The deepest cut
By Lindsay Gale07 January 2014
A redundant water intake tower is currently being reduced in height by half at the Mardi Dam in New South Wales, Australia, using concrete cutting techniques carried out from barges moored alongside the 20 m (66 ft) structure. A new intake tower was constructed in 2010 to transfer water from the Dam to the Mardi Treatment Plant in a Aus$57 million (US$50.1 million) upgrade as part of a long term strategy developed by Gosford City and Wyong Shire Councils to secure the water supply and protect the environment known as WaterPlan 2050.
In a statement, manager of headworks Garry Casement said of the demolition: “We wanted to find the best and most economical way to carry out the demolition works without compromising water quality. We consulted a number of engineering and demolition companies and came up with a plan to remove the tower in a safe and cost effective way.”
“Over the past few weeks a number of barges have been assembled to form working platforms. The demolition equipment, including concrete saws and a diamond wire saw, will sit on these barge platforms to complete the work. We will progressively cut away the top 10 m of the 20 m tower and use the rubble to fill in and stabilise the remaining part of the tower,” he said.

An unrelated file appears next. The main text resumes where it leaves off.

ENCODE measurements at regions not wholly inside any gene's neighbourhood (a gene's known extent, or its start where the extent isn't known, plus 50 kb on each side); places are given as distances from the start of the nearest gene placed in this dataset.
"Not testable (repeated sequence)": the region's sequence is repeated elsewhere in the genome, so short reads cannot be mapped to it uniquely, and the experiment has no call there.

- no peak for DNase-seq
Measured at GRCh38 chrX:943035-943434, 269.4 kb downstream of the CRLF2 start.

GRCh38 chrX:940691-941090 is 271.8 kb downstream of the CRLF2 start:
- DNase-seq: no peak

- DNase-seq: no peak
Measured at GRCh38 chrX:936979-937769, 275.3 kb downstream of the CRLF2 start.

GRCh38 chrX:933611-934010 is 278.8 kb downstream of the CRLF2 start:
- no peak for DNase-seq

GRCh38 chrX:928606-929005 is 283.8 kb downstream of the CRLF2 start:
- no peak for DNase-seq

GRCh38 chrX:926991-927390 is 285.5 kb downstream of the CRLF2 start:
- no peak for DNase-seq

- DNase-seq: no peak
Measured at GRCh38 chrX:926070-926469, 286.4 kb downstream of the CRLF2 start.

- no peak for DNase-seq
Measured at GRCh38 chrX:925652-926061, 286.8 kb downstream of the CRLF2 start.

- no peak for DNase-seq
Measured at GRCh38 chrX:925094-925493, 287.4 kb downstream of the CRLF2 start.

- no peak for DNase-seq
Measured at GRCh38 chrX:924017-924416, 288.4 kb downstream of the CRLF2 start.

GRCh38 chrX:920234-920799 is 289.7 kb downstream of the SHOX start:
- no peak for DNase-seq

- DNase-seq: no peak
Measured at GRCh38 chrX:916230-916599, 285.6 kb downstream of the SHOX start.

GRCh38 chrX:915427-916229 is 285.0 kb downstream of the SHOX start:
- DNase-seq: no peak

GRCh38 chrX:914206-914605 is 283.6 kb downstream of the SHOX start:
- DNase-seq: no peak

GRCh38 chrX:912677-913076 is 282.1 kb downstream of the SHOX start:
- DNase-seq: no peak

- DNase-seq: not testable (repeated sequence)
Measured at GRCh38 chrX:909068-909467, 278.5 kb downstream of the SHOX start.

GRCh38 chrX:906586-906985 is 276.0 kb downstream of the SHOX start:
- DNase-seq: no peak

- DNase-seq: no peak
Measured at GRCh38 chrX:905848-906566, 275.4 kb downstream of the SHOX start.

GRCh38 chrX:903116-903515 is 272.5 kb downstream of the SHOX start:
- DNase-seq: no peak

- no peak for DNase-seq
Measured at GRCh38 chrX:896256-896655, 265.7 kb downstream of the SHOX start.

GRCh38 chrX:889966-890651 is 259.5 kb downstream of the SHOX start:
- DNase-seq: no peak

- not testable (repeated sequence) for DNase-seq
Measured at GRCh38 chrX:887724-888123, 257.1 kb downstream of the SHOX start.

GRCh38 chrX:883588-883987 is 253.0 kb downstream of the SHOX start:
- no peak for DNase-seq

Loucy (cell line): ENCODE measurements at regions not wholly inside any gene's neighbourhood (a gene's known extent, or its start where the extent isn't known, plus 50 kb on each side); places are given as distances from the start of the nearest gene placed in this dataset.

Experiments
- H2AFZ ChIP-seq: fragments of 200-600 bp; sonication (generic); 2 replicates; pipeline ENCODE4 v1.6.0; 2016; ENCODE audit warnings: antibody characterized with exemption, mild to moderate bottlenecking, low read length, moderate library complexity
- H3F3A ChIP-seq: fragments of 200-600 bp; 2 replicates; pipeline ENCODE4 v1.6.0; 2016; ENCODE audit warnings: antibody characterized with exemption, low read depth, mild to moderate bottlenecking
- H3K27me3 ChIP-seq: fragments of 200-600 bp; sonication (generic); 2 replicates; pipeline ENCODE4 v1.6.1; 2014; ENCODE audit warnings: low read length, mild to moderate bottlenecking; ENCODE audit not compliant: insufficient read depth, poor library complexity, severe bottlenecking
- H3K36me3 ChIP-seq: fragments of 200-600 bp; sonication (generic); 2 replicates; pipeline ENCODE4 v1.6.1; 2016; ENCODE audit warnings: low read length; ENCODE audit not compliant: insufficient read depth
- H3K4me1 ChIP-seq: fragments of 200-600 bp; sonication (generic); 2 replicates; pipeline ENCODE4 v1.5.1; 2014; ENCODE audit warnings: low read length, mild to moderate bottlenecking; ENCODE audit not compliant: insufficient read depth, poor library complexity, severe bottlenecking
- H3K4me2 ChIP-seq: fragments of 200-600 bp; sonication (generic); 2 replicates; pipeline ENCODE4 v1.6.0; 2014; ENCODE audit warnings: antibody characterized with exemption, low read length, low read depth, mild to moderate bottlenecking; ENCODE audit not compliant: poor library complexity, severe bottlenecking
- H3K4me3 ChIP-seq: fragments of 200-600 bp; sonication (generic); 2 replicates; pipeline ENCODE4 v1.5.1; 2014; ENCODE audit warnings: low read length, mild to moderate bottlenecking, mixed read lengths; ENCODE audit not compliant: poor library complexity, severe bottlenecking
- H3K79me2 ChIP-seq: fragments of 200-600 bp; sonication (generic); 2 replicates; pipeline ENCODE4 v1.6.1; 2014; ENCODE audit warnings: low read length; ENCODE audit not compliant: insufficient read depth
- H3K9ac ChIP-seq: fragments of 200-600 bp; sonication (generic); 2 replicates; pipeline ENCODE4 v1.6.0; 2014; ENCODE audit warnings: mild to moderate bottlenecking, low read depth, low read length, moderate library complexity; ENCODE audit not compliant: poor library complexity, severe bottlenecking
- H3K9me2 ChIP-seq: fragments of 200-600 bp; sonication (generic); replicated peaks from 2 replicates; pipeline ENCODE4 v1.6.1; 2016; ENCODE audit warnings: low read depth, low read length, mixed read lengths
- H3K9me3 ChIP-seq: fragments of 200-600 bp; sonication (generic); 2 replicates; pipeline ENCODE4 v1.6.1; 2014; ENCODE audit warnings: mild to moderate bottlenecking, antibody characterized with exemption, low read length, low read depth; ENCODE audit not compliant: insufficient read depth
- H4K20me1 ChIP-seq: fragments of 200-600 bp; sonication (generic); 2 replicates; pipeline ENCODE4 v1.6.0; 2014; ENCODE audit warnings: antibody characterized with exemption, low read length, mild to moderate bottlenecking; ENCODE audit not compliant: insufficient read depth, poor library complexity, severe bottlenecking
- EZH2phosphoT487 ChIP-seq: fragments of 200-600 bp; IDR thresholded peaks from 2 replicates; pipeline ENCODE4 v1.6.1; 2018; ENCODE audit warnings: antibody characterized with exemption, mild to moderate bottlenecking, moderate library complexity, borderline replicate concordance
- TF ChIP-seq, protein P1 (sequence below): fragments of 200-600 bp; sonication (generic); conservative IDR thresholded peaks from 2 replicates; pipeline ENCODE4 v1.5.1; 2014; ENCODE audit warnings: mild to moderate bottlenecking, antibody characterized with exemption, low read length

As the work progresses, the water level in the dam will be dropped to 40% through normal usage or transfers through the Mardi-Mangrove Link.
“Careful attention has been placed on choosing demolition and waste management methods that will not affect the dam’s water quality. Council staff will conduct regular inspections of the site and take extra water quality samples during demolition to ensure water quality remains high,” said Garry. The work is expected to be completed by the end of January 2014 and represents an investment of Aus$270,000 (US$241,000) into the water supply system.